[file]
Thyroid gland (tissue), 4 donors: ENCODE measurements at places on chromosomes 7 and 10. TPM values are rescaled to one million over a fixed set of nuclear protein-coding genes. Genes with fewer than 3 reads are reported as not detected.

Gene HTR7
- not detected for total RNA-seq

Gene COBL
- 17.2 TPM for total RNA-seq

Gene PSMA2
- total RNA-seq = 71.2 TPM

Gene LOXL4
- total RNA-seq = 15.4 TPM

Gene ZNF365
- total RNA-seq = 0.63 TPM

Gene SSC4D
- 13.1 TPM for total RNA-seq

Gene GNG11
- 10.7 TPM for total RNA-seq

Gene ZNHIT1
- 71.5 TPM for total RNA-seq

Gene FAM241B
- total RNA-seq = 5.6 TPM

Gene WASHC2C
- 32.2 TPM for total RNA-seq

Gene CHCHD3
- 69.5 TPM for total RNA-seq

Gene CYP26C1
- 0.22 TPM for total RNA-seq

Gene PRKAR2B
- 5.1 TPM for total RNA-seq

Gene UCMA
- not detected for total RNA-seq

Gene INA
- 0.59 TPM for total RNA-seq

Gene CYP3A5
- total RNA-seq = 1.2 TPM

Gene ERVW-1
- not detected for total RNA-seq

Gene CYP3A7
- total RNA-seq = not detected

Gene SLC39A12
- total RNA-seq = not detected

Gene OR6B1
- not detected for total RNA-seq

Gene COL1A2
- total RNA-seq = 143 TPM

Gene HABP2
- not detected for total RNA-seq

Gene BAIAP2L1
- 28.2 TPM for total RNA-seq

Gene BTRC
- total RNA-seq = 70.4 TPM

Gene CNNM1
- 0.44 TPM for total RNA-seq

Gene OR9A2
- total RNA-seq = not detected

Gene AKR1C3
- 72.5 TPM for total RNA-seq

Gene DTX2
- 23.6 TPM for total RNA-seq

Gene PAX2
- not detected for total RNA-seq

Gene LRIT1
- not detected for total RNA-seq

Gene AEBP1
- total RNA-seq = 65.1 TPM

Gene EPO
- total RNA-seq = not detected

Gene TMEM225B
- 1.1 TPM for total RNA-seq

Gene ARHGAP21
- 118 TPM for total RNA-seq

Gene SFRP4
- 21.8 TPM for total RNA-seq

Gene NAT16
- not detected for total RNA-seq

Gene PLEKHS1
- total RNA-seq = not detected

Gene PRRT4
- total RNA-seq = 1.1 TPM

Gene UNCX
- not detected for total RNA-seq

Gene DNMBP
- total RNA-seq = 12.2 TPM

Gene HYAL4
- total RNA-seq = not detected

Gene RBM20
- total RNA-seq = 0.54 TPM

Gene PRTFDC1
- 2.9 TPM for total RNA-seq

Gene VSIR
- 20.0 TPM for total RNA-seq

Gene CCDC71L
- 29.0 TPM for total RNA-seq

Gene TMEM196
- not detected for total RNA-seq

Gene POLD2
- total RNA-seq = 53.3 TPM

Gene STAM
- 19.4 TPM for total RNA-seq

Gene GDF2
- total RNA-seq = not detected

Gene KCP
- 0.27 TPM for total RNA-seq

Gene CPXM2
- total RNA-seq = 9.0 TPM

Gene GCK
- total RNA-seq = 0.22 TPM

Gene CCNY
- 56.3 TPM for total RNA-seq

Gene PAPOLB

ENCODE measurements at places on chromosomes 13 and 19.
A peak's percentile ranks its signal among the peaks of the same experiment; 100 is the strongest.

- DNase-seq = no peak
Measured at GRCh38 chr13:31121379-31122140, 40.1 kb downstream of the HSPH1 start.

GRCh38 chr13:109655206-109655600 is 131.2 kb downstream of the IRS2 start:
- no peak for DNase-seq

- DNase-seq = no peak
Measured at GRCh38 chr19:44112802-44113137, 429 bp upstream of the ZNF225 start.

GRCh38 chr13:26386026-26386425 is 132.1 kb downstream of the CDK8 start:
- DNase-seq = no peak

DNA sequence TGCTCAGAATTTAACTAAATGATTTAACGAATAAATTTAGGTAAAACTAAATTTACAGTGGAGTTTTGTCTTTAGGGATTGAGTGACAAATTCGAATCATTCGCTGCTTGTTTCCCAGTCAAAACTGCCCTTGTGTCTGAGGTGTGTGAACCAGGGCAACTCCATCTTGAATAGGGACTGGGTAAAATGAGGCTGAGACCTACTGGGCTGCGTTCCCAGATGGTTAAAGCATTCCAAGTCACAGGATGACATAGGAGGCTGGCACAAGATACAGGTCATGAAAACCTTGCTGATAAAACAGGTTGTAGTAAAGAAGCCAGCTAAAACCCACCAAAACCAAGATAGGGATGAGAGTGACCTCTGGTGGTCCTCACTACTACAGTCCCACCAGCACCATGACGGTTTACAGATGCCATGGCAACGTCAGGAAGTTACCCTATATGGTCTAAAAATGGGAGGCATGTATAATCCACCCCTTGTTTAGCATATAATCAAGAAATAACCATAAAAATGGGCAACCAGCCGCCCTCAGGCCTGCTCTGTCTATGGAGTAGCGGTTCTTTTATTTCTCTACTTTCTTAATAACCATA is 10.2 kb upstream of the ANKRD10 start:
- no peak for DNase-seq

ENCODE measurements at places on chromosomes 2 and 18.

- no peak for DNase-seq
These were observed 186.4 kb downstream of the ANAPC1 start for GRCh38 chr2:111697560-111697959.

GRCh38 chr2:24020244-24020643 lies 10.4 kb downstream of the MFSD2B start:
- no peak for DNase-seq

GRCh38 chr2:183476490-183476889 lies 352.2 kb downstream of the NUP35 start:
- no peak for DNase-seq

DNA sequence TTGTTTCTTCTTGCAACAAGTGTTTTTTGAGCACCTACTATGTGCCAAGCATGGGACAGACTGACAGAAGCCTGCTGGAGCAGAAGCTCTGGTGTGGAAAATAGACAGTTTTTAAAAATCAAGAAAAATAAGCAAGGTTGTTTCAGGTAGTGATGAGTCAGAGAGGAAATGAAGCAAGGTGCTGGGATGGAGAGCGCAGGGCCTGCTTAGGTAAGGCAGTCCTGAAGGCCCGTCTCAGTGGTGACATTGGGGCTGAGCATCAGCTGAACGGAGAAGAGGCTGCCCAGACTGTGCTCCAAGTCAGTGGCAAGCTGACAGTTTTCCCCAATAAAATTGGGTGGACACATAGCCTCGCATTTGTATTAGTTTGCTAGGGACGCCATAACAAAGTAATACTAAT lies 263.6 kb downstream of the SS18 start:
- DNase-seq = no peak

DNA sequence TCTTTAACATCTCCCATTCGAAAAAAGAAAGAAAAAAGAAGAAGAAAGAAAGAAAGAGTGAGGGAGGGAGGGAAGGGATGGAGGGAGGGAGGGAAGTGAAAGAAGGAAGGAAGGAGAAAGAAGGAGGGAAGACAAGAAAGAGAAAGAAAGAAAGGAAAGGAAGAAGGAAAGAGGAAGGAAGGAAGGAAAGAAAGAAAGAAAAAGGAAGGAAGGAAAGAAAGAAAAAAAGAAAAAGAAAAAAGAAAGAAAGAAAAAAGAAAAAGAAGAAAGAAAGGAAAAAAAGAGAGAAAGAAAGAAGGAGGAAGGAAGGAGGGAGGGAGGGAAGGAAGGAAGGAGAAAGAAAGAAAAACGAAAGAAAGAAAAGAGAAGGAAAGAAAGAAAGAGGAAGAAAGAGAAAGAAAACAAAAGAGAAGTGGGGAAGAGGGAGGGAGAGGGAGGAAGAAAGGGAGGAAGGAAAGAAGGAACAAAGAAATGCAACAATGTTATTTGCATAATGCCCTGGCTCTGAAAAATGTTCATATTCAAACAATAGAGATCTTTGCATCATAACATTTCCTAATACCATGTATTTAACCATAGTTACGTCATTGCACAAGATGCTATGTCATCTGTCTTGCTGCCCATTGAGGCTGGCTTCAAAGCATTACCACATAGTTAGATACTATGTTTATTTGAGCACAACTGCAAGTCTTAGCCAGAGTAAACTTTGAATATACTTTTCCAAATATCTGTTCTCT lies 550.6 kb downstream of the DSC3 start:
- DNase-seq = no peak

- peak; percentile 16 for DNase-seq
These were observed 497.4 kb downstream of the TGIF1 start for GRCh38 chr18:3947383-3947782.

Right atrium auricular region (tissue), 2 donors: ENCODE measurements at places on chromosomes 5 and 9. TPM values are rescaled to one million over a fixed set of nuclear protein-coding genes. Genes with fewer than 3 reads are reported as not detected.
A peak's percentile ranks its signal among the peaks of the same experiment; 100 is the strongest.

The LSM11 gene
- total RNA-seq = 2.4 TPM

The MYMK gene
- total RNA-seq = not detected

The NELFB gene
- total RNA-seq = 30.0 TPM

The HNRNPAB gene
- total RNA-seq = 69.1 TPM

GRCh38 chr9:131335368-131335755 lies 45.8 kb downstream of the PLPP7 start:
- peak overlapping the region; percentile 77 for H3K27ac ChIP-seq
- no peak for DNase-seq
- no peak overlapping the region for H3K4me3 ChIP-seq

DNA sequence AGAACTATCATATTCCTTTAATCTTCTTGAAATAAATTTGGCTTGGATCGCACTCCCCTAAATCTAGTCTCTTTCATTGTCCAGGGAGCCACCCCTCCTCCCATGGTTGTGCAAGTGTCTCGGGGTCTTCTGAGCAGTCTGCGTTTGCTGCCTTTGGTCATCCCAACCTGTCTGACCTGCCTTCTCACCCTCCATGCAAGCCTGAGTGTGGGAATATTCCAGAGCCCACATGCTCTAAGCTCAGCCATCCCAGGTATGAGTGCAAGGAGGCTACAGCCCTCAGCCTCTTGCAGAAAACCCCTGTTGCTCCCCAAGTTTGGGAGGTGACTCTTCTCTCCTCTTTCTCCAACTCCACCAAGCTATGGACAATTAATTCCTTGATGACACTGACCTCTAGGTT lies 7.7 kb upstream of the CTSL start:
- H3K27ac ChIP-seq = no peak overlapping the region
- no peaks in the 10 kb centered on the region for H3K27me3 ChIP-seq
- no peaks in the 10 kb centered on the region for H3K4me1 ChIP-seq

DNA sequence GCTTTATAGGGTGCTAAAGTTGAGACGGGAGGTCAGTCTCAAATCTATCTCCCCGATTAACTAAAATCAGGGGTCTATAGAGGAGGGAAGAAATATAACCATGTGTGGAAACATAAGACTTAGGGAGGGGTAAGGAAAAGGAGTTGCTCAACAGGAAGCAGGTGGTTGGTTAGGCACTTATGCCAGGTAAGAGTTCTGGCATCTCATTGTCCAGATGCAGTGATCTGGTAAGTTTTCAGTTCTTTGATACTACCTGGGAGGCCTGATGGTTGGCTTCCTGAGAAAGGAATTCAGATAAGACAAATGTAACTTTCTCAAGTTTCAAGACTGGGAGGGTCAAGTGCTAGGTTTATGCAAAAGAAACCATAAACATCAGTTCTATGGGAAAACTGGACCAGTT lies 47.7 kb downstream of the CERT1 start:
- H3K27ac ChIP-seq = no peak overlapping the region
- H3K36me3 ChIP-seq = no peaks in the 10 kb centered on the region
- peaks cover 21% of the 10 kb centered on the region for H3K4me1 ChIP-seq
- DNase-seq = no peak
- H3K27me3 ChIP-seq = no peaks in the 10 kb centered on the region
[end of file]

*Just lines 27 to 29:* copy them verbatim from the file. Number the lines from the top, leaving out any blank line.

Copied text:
- 5.1 TPM for total RNA-seq

Gene UCMA
- not detected for total RNA-seq